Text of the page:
Water Quality Monitoring
Water quality has quickly become one of the most pressing environmental issues in the Chesapeake Bay watershed. After decades of smaller than expected improvements in the health of the Chesapeake, the Environmental Protection Agency has created a Total Maximum Daily Load (TMDL) in an effort to establish measurable goals that specify nutrient and sediment load allocations needed in the watershed to improve dissolved oxygen, water clarity, and chlorophyll a conditions in the Bay.
Thanks to the generous support of the Intel Corporation, Chesapeake Conservancy has begun exploring options for low-cost monitoring technology that will allow for an extensive, distributed, network of water quality sensors that will allow our partners to identify priority watersheds that are contributing higher than expected nutrient and sediment loads to the Chesapeake and track their improvement over time.
The TMDL has resulted in watershed management efforts going into “high gear”, with state and local governments, non-profit groups and businesses searching for ways to incorporate “best management practices” (BMPs) designed to achieve pollution load allocations for nitrogen, phosphorus and sediment including both engineered solutions, such as wastewater treatment plant upgrades and storm water management retrofits, and more natural solutions, such as grass filter strips and stream buffer restoration efforts.
Chesapeake Conservancy has been making significant advances in targeting natural solutions where they will be most effective using Precision Conservation, however it will be imperative to monitor, track, and quantify these improvements to highlight the fact that conservation and restoration projects, which provide a multitude of ecosystem benefits in addition to their water quality benefits, are a more cost-effective and efficient solution than engineered solutions.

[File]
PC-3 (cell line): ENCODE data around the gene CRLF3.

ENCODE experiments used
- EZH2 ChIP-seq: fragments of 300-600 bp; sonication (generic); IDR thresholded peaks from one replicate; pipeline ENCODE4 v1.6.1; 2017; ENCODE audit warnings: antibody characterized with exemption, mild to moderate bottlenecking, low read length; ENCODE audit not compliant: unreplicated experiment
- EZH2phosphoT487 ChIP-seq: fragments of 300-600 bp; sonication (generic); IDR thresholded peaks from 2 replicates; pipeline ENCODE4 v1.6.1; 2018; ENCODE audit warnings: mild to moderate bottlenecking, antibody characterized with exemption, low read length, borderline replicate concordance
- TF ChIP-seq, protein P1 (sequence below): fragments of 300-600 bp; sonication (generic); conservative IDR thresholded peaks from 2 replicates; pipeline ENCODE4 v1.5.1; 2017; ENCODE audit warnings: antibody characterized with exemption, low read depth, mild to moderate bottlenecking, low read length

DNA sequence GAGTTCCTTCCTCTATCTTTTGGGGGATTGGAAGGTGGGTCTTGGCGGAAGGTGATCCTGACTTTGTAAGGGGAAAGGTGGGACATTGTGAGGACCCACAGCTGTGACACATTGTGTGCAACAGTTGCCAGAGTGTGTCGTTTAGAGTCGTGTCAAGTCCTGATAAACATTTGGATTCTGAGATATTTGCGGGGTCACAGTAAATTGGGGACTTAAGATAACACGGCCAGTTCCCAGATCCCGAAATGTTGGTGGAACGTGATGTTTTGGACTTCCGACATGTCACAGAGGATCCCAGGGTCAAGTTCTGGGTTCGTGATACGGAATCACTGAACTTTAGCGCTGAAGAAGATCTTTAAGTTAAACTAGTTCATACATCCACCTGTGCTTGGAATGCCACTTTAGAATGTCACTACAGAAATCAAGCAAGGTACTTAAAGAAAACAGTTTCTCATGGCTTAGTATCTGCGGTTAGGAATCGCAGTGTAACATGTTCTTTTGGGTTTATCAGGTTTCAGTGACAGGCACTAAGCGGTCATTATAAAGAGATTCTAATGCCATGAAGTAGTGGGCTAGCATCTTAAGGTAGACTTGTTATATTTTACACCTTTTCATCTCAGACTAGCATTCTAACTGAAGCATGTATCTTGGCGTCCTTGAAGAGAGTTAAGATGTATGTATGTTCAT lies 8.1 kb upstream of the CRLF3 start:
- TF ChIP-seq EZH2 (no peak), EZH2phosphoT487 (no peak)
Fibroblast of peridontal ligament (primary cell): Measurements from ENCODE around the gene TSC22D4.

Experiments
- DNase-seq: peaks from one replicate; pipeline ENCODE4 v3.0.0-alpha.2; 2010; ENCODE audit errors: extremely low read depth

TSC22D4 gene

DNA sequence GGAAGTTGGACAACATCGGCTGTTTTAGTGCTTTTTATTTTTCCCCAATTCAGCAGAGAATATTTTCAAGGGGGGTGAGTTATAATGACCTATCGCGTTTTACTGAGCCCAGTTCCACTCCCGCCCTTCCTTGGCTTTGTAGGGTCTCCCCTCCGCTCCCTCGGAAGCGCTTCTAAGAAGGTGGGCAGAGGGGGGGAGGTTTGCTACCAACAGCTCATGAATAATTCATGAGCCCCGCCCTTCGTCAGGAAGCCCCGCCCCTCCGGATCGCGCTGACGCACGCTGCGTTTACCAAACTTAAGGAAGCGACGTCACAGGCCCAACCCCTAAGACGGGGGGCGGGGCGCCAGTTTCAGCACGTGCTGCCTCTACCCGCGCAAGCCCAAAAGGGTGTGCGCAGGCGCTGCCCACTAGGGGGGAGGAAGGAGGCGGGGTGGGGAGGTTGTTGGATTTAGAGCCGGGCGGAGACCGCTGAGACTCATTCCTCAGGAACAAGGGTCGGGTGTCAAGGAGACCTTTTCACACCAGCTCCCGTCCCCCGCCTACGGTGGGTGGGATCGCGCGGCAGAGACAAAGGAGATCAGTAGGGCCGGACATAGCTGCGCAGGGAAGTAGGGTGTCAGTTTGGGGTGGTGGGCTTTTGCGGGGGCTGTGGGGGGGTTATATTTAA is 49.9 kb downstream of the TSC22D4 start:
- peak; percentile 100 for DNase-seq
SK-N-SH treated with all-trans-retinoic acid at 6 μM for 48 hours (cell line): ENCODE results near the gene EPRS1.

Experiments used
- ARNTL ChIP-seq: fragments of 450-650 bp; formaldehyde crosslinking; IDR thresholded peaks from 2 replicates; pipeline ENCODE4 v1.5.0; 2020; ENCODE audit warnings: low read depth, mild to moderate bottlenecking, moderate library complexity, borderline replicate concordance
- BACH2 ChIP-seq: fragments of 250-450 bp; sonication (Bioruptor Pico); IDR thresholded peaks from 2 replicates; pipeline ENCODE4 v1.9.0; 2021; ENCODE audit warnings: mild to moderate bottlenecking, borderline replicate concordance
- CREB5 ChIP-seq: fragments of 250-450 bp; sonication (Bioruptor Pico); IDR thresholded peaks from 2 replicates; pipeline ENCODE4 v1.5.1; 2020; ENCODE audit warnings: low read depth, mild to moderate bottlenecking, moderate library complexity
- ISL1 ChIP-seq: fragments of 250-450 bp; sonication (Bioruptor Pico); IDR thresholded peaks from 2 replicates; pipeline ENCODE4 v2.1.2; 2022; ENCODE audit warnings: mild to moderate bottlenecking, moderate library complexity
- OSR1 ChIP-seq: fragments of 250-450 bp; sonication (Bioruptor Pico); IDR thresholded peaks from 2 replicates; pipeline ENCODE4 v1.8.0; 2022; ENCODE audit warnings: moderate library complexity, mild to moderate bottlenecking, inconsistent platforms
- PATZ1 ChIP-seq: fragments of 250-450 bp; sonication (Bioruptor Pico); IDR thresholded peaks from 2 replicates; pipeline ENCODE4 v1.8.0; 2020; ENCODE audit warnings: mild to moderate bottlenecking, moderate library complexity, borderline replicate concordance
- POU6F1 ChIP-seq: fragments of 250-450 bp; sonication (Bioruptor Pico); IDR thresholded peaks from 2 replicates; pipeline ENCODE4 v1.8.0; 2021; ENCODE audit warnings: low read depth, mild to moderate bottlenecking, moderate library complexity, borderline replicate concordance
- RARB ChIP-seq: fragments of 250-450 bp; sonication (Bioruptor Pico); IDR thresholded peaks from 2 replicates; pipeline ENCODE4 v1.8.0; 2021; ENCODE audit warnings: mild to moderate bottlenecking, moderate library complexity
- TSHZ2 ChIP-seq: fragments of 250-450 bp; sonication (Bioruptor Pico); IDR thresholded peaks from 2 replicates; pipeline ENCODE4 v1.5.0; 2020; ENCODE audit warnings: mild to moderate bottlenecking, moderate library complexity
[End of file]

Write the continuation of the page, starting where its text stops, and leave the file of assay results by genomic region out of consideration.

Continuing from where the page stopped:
To help identify potential monitoring technologies and better understand what is needed to create a monitoring network in the watershed, Chesapeake Conservancy interviewed experts from around the country and highlighted the most promising current and emerging water quality sensor technologies. In the resulting Low Cost Water Quality Monitoring Needs Assessment, the Conservancy focused on answering the following questions:
What are the water quality monitoring needs and challenges for stream and wetland monitoring, nutrient trading related monitoring,and crowd sourcing of water quality data?
What existing and emerging monitoring technologies are relevant to the Conservancy’s areas of interest?
What are the gaps between what exists and what is needed and how can they be closed?
The Conservancy sees potential widespread uses for low cost water quality monitoring devices that can supplement other technologies being used to track and verify how various landscapes and BMPs are affecting water quality. Some possible monitoring applications that will continue to be explored include:
Monitoring farm level BMP’s for before/after water quality changes
Verifying “credits” and their effectiveness in nutrient/carbon trading transactions
Conservation easement compliance
Hydrological and water quality conditions at potential/actual restoration sites
Crowd sourced and local water quality/biological monitoring networks
Monitoring climate change dimensions such as salt water intrusion or sea level rise